By Todd E. Parker

If you have started to discover the power of Microsoft Visual Basic for Applications (VBA) in your Access applications, I’d like to help you bump your game up a notch. Here’s an essential lesson in passing arguments to subroutines (subs) or functions.

The basics: What is an argument?
When you create a subroutine or function, you can require specific information be passed to it in order for it to do its job. An argument is a placeholder of information. For example, a postal worker needs to deliver mail to you. However, the postal worker is going to need your address in order to deliver the mail. We could say that your address is the argument, and when it is passed to the postal worker (the subroutine or function), the postal worker can now do his or her job.

A typical subroutine might look like this:
Public Sub CalcRoutine()

The same subroutine with an argument would look like this:
Public Sub CalcRoutine(MyInteger as Integer)

What is a public variable?
Typically, there are times in your application when you might want some information to be available at a later date. To explain, let’s use the postal example again. You might have called the post office to report your new address. However, the postal worker needs that information.

Now, the post office will declare that information as public. Even if the postal worker wasn’t present in the original exchange of information, through the use of the Public Variable, the postal worker can find your address anytime. Public variables are declared in the General Declarations of your code, which is the very beginning of the code when you enter into the Code Window. Note that Access automatically inserts certain code for you (“Option Compare Database”). You insert your public variables above this line of code.

So how can we implement this in an Access application? To demonstrate, I will create a form that requires an integer from the user, and will then perform a calculation using a subroutine that has as its argument an integer. Figure A shows a form that accepts the integer, a field that displays the result, and a command button that calls the CalcRoutine subroutine.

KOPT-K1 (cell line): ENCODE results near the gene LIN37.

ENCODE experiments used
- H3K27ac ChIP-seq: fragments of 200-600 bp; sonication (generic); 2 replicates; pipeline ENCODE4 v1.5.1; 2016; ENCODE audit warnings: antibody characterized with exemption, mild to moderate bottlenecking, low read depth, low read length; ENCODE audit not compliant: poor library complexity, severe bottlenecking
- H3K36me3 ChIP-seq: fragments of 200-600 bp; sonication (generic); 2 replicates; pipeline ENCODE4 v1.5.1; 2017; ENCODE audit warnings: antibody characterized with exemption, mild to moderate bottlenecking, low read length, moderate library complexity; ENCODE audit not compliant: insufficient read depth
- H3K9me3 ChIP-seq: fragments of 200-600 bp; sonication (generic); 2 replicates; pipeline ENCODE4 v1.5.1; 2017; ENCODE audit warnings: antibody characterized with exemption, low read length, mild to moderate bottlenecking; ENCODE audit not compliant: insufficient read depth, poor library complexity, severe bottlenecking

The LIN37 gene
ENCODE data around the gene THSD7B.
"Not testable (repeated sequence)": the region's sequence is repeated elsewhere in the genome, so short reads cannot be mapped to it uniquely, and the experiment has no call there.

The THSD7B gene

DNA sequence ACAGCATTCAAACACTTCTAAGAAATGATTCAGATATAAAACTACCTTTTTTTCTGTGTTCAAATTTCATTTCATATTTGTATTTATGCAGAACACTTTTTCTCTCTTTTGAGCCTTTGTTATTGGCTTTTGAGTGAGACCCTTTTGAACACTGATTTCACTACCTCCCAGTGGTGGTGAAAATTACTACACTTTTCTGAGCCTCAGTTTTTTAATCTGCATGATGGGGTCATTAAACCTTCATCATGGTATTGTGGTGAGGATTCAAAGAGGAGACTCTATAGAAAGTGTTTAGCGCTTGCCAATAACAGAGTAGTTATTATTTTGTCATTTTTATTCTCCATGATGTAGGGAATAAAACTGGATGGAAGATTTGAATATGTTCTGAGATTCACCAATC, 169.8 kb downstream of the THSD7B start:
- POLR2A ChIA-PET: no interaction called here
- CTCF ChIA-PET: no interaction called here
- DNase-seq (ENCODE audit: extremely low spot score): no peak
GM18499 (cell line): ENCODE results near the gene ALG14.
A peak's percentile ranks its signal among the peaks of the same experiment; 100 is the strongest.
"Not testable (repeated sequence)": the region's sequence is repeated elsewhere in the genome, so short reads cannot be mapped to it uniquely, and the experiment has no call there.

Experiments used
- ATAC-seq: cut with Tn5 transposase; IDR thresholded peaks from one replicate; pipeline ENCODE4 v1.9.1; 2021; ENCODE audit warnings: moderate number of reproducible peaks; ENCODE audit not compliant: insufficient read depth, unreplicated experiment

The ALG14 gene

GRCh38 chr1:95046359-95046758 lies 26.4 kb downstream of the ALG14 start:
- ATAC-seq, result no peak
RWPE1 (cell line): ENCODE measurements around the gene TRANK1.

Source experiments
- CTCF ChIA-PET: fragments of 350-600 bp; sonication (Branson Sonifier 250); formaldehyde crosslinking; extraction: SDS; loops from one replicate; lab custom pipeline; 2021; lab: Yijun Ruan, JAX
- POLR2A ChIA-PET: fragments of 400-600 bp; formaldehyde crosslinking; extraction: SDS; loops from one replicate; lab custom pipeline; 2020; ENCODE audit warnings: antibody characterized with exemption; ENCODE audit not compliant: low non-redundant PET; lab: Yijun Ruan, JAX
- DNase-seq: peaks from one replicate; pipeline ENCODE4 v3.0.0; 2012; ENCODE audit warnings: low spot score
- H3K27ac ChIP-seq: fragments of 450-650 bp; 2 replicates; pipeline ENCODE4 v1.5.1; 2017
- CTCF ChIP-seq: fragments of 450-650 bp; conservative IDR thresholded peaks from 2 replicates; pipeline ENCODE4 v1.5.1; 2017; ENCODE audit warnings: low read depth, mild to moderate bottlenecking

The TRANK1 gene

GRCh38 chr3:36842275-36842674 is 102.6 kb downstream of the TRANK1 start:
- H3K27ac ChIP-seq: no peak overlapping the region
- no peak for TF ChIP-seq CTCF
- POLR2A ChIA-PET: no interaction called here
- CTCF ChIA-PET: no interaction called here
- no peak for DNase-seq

Figure A
Our sample form accepts an integer and performs a basic calculation.

Let’s take a look at the code behind our sample form. Below is the Public Variable you will declare in the General Declarations:
Public ResultNumber As Integer
‘— Access will automatically have this next line placed for you.
Option Compare Database

For the Calculate Command Button, you would insert code like this for the OnClick event:
Private Sub Calculate_Click()
‘—– The following IF statements will make sure the user enters a valid number
If IsNumeric(Me.MyInteger) And MyInteger > 0 And MyInteger < 11 Then
‘—- Now we will call our Sub Routine and pass an Argument
‘—- The Code for CalcRoutine is in the following Sub Routine.
CalcRoutine (Me.MyInteger)
 MsgBox “Please enter on a number from 1 to 10 “ & _
“in the MyInteger field.”, vbOKOnly, “Error”
End If

‘— After the CalcRoutine Function processes the calculation, place

‘— the result onto the form.
Me.ResultInteger = ResultNumber

End Sub

This is the CalcRoutine that requires an Argument:
Public Sub CalcRoutine(MyInteger As Integer)

Dim Multiplier As Integer

Multiplier = 2

‘— Now we will apply a calculated number to the Public Variable

‘— for use later in our Application
ResultNumber = MyInteger * Multiplier

End Sub

Now, you are probably asking yourself, “Why would I want to do all this when I can do all of this in the Click event of the Calculate Command Button?” It’s a valid question. You can replicate this entire procedure and reduce it into one small section of code in the Click event of the Calculate Command Button.

However, let’s now pretend that you do not know what your multiplier is. For example, your multiplier might be another variable that is located in a separate database. You could now include this data connection to identify the variable multiplier in the CalcRoutine. Another benefit would be that this Resulting Number is now available to all other forms in your Application, even if they are opened at a later time. Not only is it available to all of your other forms, it can even be used later, in another Sub Routine, Function, or Macro.

In summary, we have three different sections of code that are all working together to pass information along a specific route. There is the General Declarations section, which houses the Public Information, the Click event of the Calculate Command Button, which then passes the user-entered number onto the final section of code, the CalcRoutine. The above code could be considered incomplete because you should always include error handling routines in your code, but I’m going to assume you’ve already figured that much out.

Todd E. Parker is a developer for the Science Applications International Corporation in New Orleans.

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